S&P Dow Jones Indices has launched the S&P 500 ESG Index. S&P DJI states that given its diversification and broad market exposure, the S&P500 ESG will be able to provide similar returns to the traditional benchmark index S&P500, which has been around for more than 60 years. It also launched the Dow Jones Green Real Estate Indices in collaboration with GRESB.

An annual survey by the Canadian Institute of Actuaries, the Casualty Actuarial Society, and the Society of Actuaries found that insurers particularly in North America view climate change as their most important current and emerging risk.

Oil giant BP’s Annual General Meeting (AGM) passed a shareholder resolution calling for the firm to prepare a business strategy consistent with the 2015 Paris Agreement. The resolution, which was backed by BP's board, the investor initiative group Climate Action 100+ and the Institutional Investors Group on Climate Change (IIGCC), secured 99.14% of votes. An opinion piece by BP’s Chairman echoing the sentiment was published in the Financial Times the day before.

Former US Vice President Al Gore’s Generation Investment Management closed a USD1bn impact investing fund. The Sustainable Solutions Fund is Generation’s third growth fund and the largest raised by the firm to date. It will support later-stage start-ups working in environmental and social innovation, enabling them to scale up rapidly.

The Loan Market Association (LMA), the Asia Pacific Loan Market Association (APLMA) and the Loan Syndicated and Trading Association (LSTA) recently published the Sustainability Linked Loan Principles, extending the work done previously on the Green Loan Principles. The Principles will allow lenders to incentivise borrowers to improve their sustainability performance and facilitate sustainable business models and operations.


Green Bond Gossip

The Philippines’ Rizal Commercial Banking Corporation (RCBC) is set to issue at least PHP5bn (USD95m) of sustainability bonds with proceeds earmarked for environmental and social projects. The deal will be the first of its kind in the country.

The German State Finance Agency has announced it is examining the possibility of issuing green Bunds from 2020.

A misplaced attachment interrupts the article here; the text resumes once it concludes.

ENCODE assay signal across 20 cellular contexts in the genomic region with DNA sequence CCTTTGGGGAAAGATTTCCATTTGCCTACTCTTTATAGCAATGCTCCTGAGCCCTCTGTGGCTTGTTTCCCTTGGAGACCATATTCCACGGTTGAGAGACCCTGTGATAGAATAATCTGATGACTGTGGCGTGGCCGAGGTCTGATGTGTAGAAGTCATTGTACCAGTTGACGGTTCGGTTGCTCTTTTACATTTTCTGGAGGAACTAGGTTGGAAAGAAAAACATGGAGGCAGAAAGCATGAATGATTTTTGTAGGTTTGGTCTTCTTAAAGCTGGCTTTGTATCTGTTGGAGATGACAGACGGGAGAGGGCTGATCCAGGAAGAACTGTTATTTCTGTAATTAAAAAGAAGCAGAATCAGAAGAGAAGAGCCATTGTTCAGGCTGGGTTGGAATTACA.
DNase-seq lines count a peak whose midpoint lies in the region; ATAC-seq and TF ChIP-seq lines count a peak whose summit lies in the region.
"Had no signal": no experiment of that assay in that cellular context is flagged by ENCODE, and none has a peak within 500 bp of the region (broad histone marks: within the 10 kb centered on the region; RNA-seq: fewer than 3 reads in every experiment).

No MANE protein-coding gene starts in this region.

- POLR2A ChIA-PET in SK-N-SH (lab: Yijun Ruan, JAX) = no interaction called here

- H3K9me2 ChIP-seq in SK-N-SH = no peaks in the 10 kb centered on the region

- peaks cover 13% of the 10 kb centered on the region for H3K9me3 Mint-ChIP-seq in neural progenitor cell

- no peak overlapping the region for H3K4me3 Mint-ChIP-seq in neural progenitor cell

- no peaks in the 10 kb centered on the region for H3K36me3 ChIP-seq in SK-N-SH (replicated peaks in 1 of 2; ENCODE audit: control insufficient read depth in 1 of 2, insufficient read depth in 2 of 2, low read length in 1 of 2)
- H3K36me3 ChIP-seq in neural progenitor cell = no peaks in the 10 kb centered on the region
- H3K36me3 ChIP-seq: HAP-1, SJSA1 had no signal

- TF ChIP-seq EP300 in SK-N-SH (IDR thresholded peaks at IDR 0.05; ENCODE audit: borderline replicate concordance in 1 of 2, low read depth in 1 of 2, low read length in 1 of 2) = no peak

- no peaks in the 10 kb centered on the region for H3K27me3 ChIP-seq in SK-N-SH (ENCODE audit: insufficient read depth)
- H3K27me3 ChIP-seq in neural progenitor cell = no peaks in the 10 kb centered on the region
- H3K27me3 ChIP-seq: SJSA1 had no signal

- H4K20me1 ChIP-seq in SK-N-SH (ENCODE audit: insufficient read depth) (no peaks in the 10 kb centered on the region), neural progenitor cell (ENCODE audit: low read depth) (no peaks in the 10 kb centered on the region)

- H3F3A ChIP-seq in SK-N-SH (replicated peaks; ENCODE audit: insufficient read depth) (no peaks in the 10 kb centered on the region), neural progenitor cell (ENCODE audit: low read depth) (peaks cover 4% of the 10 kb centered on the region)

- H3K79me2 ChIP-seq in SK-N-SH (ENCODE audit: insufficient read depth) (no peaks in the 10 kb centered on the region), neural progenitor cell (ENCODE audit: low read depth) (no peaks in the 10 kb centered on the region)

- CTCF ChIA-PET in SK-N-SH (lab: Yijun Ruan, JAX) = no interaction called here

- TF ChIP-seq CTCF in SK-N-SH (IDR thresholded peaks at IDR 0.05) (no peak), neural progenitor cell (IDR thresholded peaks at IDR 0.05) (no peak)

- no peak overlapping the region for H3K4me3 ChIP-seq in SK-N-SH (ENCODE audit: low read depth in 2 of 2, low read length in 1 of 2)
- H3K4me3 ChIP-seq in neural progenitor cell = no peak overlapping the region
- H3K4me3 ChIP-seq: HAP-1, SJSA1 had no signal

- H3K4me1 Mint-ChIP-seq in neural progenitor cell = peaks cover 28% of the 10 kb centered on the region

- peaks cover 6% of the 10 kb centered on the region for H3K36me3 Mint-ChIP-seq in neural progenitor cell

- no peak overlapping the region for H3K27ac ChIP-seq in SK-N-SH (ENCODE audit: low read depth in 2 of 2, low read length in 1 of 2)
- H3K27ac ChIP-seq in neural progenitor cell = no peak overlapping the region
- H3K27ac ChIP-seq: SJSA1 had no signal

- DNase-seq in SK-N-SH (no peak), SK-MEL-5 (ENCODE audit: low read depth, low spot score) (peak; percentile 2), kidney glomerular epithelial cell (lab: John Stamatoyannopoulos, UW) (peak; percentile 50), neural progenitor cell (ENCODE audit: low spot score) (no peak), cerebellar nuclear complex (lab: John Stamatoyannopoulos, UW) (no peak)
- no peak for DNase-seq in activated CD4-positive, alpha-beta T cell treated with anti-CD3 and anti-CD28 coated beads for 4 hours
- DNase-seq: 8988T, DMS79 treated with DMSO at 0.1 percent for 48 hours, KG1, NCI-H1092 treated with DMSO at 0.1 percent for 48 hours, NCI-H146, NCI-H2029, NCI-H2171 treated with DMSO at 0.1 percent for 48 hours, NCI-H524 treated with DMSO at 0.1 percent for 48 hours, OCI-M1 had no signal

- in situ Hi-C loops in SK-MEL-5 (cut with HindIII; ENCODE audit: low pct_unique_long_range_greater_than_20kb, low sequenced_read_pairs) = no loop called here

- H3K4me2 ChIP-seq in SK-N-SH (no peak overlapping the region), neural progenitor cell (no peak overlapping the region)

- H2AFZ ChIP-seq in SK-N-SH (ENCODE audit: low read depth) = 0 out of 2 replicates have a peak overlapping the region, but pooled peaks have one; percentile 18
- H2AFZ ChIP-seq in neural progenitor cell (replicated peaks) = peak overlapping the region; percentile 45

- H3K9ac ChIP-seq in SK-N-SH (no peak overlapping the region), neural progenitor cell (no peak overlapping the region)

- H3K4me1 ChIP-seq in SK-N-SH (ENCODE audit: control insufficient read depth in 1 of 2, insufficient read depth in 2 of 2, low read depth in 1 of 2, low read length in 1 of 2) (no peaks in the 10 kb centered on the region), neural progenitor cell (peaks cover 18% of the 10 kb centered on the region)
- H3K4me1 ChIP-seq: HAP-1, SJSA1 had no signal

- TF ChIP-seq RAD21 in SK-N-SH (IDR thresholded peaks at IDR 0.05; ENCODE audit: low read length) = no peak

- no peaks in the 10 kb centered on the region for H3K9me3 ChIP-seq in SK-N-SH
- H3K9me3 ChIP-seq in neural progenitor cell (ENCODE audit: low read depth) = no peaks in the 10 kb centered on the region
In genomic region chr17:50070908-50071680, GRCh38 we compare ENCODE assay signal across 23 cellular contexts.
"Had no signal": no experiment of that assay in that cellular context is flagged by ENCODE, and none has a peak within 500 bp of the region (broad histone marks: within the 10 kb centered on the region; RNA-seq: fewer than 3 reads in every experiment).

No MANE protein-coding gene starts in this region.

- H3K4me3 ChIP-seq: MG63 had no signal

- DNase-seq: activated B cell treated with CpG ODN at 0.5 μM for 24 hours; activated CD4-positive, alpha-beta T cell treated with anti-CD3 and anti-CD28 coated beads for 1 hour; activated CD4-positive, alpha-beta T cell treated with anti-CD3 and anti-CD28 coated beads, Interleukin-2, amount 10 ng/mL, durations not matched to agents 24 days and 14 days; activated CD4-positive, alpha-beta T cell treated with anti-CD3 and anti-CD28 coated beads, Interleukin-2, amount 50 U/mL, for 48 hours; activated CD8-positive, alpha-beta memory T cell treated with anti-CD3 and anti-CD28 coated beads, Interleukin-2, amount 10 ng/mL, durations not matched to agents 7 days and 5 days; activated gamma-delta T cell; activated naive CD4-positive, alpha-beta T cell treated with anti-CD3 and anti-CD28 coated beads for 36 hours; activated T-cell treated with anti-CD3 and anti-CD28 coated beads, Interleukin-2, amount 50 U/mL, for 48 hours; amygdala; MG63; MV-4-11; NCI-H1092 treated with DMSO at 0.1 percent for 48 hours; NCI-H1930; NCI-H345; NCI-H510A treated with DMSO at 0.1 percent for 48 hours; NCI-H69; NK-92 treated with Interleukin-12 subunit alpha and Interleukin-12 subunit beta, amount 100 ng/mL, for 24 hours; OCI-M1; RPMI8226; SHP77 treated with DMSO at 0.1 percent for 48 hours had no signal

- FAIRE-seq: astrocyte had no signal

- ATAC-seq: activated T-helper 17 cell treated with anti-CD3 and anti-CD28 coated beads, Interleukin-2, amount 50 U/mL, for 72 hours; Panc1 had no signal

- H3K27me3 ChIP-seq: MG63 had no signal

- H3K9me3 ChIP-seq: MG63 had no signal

Irish utility company ESB is gearing up for a green debut. ESB’s Green Bond Framework states that proceeds will be allocated to renewable energy, clean transportation and green building projects.

Polish bank PKO Bank has released a framework for its planned green covered bond. Sustainalytics provided a Second Party Opinion for the deal, which will finance energy efficient residential buildings in Poland.

US-based Greenworks Lending is preparing to issue a USD75m private placement, which will rely on the securitisation of a portfolio of commercial property-assessed clean energy (C-Pace) assets across 10 US states and the capital, Washington D.C. The issue received a E1/78 score from S&P Global Ratings.


Readings & Reports

The public policy and research organisation Our Hong Kong Foundation (OHKF) completed a policy review of global ESG frameworks and policies and the ESG investment and reporting landscape for corporates and investors in Hong Kong. The review finds that although interest in the space is rising, a lack of understanding is hindering growth. 13 recommendations are presented to help overcome the current barriers and unlock further investment.

The Environmental Paper Network (EPN) published a briefing detailing the use of green bonds to finance business-as-usual tree plantations and operations of the pulp and paper industry, claiming exaggerated CO2 savings.

The total environmental cost of plastics is much higher than previously thought, claims a new report from the Center for International Environmental Law (CIEL). “Plastic & Climate: The Hidden Costs of a Plastic Planet” finds that by 2050, the production and disposal of plastic could generate emissions that equate to up to 14% of the Earth’s entire remaining carbon budget.

A new guide for financial institutions to assess natural capital credit risk in the agricultural sector across sub-sectors and geographies was launched by the Natural Capital Finance Alliance (NCFA) in Oxford, UK.

The UN Principles for Responsible Investment (PRI) has launched the first ever global guidance for the non-life insurance industry on ESG integration. The guide is currently undergoing public consultation.

Microsoft founder, investor and philanthropist Bill Gates has argued that investing in energy innovations, particularly around wind and solar power, is the key to unlocking rapid deployment of renewables and providing the necessary speed for the transition from fossil fuels to a future of “reliable and affordable carbon-free electricity”.


Upcoming events

Don’t miss out on CBI’s Green Bond Bootcamp in London! To book your place in the one-day intensive workshop on 7 June, follow this link.


‘Till next time,

Climate Bonds


Disclosure: Some of the organisations mentioned in this communication are Climate Bonds Partners. A list of Partners is available here.